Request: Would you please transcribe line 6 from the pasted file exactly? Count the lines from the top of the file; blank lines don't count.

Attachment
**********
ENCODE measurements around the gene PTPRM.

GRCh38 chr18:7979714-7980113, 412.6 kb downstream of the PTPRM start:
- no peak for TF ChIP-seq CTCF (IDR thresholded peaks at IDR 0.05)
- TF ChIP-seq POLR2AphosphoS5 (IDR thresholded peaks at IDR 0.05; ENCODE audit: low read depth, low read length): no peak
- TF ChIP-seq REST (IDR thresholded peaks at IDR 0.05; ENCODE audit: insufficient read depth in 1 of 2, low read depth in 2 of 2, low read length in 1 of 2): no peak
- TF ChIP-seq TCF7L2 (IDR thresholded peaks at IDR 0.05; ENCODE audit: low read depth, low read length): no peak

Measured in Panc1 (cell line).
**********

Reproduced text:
- TF ChIP-seq TCF7L2 (IDR thresholded peaks at IDR 0.05; ENCODE audit: low read depth, low read length): no peak